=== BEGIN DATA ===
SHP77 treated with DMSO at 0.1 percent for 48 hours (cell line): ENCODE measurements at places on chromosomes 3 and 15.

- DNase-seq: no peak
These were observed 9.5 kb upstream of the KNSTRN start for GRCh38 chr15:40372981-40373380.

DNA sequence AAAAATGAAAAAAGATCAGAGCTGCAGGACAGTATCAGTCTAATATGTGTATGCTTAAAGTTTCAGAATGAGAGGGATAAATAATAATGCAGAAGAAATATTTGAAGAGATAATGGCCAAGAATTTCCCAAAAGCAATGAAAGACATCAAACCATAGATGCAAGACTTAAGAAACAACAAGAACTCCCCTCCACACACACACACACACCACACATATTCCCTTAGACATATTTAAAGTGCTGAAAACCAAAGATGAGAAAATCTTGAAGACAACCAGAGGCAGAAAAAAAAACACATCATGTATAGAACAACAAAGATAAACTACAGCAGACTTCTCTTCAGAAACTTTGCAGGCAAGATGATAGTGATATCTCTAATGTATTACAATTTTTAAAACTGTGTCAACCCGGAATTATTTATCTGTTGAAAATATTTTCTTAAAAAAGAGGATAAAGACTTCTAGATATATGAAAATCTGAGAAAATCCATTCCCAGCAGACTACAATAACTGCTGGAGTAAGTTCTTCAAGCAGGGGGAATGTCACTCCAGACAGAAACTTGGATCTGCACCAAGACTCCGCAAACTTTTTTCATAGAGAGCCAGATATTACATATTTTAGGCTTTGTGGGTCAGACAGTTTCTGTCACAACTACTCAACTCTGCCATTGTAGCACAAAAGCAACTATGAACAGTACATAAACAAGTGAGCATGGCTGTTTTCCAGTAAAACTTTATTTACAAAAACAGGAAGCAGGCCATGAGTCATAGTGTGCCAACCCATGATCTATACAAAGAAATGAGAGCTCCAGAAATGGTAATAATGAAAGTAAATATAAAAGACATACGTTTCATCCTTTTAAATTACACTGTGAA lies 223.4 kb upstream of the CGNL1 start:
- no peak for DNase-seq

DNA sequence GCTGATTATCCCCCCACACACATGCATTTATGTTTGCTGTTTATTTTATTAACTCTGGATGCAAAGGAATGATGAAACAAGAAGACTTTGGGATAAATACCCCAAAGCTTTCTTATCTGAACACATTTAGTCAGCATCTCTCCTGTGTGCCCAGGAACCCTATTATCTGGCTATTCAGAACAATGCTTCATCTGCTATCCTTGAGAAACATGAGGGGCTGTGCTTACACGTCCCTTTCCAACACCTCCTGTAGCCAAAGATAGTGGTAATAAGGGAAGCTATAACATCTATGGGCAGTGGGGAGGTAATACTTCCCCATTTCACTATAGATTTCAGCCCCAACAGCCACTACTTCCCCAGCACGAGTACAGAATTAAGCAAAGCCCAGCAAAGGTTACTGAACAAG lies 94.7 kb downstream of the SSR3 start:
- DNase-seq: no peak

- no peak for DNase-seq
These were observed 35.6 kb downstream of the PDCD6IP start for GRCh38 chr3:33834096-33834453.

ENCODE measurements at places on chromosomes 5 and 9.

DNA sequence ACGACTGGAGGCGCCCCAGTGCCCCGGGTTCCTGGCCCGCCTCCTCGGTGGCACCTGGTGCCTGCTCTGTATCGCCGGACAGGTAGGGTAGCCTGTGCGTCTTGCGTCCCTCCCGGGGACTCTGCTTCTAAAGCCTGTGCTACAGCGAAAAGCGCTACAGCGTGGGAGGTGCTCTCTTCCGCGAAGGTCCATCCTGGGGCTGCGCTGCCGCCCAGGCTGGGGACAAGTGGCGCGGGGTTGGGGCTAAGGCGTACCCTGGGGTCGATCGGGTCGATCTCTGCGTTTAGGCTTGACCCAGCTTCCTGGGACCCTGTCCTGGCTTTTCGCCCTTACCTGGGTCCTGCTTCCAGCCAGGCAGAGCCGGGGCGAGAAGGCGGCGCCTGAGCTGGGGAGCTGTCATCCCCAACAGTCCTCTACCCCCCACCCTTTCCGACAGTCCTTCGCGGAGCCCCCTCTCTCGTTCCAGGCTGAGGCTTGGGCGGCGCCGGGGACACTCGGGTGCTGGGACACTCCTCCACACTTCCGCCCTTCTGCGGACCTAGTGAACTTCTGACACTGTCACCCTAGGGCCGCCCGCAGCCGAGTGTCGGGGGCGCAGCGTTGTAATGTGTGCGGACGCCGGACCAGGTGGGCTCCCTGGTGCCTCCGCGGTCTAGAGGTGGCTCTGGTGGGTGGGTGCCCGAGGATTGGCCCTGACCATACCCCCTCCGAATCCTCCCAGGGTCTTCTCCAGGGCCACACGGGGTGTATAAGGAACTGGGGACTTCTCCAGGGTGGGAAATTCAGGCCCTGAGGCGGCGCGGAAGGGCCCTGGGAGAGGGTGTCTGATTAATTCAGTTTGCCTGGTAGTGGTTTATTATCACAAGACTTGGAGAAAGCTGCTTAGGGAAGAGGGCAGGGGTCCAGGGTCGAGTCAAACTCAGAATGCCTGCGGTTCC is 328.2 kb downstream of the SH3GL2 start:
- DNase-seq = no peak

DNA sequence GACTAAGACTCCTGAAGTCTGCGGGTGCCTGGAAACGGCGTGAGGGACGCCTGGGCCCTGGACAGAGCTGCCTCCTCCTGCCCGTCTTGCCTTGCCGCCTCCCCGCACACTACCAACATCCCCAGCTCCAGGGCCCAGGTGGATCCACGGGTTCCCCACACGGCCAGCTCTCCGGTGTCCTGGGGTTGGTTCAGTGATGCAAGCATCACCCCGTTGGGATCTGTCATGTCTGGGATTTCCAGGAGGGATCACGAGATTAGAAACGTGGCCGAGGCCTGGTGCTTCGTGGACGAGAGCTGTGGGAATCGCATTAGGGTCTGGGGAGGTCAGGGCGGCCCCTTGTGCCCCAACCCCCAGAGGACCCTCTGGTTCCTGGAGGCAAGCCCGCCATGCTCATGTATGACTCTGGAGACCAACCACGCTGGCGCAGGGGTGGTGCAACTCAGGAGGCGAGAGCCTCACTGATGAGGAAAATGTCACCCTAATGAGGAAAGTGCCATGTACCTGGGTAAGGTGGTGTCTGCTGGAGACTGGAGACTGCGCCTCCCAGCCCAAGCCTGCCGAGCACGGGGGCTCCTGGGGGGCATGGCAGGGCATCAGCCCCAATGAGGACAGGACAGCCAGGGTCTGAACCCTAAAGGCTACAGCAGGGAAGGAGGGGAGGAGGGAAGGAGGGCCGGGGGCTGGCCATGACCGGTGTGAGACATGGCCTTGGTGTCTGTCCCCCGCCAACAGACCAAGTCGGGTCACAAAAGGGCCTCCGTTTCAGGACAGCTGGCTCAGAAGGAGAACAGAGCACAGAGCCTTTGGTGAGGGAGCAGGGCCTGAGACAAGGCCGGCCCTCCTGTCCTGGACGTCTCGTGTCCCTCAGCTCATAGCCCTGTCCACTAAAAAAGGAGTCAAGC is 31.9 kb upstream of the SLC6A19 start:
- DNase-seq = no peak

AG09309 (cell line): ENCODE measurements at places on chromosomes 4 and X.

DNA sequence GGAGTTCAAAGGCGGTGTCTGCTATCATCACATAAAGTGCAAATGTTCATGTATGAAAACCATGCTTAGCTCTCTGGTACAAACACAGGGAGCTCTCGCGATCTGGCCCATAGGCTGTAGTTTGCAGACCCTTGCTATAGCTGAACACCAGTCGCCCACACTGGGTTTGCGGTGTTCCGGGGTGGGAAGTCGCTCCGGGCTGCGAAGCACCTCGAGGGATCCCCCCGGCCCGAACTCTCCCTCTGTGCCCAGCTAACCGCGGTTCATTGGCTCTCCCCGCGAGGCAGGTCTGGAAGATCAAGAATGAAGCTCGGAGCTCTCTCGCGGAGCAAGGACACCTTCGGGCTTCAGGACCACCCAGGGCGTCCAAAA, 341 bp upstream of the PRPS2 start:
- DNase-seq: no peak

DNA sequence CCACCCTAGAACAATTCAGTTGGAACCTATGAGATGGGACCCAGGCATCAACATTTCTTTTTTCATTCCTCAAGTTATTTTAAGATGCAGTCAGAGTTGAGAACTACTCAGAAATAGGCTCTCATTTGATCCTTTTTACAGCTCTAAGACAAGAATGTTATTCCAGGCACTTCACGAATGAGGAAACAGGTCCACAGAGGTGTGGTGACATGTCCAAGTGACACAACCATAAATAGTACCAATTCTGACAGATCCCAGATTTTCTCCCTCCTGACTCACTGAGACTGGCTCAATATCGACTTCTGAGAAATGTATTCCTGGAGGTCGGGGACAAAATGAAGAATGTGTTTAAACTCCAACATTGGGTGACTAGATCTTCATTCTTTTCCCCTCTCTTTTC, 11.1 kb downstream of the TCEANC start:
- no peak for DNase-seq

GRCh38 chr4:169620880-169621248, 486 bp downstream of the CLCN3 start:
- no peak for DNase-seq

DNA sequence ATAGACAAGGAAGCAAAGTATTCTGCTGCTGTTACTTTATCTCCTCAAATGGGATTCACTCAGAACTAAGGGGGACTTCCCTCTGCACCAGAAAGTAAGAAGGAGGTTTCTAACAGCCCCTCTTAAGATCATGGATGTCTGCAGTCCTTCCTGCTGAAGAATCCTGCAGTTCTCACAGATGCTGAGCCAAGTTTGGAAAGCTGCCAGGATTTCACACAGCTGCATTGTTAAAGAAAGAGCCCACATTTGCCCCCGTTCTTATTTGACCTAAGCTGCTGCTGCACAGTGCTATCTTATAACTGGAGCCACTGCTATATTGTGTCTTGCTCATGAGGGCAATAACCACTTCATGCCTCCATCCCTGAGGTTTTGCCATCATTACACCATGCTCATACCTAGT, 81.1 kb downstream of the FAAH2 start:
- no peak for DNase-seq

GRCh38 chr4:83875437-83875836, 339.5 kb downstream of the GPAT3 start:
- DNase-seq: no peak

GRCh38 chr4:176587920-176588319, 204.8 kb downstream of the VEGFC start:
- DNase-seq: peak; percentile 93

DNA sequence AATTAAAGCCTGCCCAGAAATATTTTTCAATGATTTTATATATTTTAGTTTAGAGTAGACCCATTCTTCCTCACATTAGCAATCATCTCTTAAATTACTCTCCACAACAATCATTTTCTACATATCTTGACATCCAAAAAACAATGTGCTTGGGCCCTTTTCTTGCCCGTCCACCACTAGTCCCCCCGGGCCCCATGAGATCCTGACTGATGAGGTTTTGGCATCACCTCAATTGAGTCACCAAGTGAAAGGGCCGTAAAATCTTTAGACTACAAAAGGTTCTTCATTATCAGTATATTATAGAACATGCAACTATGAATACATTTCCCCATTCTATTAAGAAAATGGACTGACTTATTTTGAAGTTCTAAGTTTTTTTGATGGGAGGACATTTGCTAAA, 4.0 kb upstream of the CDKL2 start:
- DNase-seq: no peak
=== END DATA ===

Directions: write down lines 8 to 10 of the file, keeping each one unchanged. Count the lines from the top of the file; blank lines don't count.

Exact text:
- no peak for DNase-seq
These were observed 35.6 kb downstream of the PDCD6IP start for GRCh38 chr3:33834096-33834453.

ENCODE measurements at places on chromosomes 5 and 9.